Please use this identifier to cite or link to this item: https://hdl.handle.net/20.500.11851/827
Title: A finely resolved phylogeny of Y chromosome Hg J illuminates the processes of Phoenician and Greek colonizations in the Mediterranean
Authors: Finocchio, Andrea 
Trombetta, Beniamino 
Messina, Francesco 
D'Atanasio, Eugenia
Akar, Mehmet Nejat
Loutradis, Aphrodite
Michalodimitrakis, Emmanuel I.
Cruciani, Fulvio 
Novelletto, Andrea
Issue Date: 10-May-2018
Publisher: Nature Publishing Group
Source: Finocchio, A., Trombetta, B., Messina, F., D’Atanasio, E., Akar, N., Loutradis, A., ... & Novelletto, A. (2018). A finely resolved phylogeny of Y chromosome Hg J illuminates the processes of Phoenician and Greek colonizations in the Mediterranean. Scientific reports, 8(1), 7465
Abstract: In order to improve the phylogeography of the male-specific genetic traces of Greek and Phoenician colonizations on the Northern coasts of the Mediterranean, we performed a geographically structured sampling of seven subclades of haplogroup J in Turkey, Greece and Italy. We resequenced 4.4 Mb of Y-chromosome in 58 subjects, obtaining 1079 high quality variants. We did not find a preferential coalescence of Turkish samples to ancestral nodes, contradicting the simplistic idea of a dispersal and radiation of Hg J as a whole from the Middle East. Upon calibration with an ancient Hg J chromosome, we confirmed that signs of Holocenic Hg J radiations are subtle and date mainly to the Bronze Age. We pinpointed seven variants which could potentially unveil star clusters of sequences, indicative of local expansions. By directly genotyping these variants in Hg J carriers and complementing with published resequenced chromosomes (893 subjects), we provide strong temporal and distributional evidence for markers of the Greek settlement of Magna Graecia (J2a-L397) and Phoenician migrations (rs760148062). Our work generated a minimal but robust list of evolutionarily stable markers to elucidate the demographic dynamics and spatial domains of male-mediated movements across and around the Mediterranean, in the last 6,000 years.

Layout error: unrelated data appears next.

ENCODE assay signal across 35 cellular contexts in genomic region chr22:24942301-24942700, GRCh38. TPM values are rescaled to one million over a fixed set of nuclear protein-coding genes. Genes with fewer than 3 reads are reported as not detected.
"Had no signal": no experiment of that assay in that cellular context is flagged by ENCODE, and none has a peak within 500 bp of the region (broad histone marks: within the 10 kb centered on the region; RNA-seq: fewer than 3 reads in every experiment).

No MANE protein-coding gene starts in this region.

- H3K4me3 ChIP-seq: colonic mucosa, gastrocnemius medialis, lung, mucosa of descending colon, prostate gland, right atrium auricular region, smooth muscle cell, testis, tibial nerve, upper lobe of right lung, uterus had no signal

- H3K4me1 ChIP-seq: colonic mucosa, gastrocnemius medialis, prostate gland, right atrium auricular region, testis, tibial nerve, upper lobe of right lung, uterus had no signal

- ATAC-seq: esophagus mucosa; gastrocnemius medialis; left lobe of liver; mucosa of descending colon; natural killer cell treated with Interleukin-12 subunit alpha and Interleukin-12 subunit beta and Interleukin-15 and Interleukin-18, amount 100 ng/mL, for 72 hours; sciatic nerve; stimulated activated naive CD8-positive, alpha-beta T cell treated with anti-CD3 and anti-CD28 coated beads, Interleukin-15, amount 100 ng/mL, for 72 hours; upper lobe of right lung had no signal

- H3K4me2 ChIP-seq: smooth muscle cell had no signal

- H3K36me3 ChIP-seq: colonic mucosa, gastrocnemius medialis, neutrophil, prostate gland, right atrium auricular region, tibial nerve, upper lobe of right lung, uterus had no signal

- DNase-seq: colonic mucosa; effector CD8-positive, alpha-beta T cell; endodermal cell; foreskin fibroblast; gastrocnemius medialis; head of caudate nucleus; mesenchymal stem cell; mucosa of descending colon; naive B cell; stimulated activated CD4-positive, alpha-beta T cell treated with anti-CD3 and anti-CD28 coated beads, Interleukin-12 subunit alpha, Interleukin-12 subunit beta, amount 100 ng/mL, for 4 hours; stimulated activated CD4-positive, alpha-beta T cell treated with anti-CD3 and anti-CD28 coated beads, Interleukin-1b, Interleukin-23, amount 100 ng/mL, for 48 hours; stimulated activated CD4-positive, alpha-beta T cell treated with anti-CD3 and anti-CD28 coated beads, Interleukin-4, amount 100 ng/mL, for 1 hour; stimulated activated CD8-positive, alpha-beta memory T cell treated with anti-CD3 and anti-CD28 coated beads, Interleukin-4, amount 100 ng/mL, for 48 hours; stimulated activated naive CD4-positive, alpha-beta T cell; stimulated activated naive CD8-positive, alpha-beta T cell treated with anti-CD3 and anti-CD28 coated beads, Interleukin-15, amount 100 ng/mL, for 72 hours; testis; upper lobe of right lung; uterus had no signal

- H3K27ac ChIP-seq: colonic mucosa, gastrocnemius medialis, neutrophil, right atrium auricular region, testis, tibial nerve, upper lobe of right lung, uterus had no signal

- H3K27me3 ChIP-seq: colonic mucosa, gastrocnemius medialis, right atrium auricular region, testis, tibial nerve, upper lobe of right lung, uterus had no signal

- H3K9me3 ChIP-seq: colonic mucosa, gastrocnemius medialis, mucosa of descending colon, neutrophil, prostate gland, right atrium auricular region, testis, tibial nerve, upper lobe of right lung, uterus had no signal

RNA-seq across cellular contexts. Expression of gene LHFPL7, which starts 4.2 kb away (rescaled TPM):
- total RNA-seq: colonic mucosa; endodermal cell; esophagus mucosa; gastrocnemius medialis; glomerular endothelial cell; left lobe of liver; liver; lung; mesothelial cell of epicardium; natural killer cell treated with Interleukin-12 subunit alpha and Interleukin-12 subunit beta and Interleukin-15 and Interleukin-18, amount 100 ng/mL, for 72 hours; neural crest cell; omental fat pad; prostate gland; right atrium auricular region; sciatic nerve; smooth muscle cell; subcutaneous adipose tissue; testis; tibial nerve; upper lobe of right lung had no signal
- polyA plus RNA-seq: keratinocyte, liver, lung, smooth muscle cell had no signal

URI: https://www.nature.com/articles/s41598-018-25912-9
https://hdl.handle.net/20.500.11851/827
Appears in Collections:Dahili Tıp Bilimleri Bölümü / Department of Internal Medical Sciences
PubMed İndeksli Yayınlar Koleksiyonu / PubMed Indexed Publications Collection
Scopus İndeksli Yayınlar Koleksiyonu / Scopus Indexed Publications Collection
WoS İndeksli Yayınlar Koleksiyonu / WoS Indexed Publications Collection

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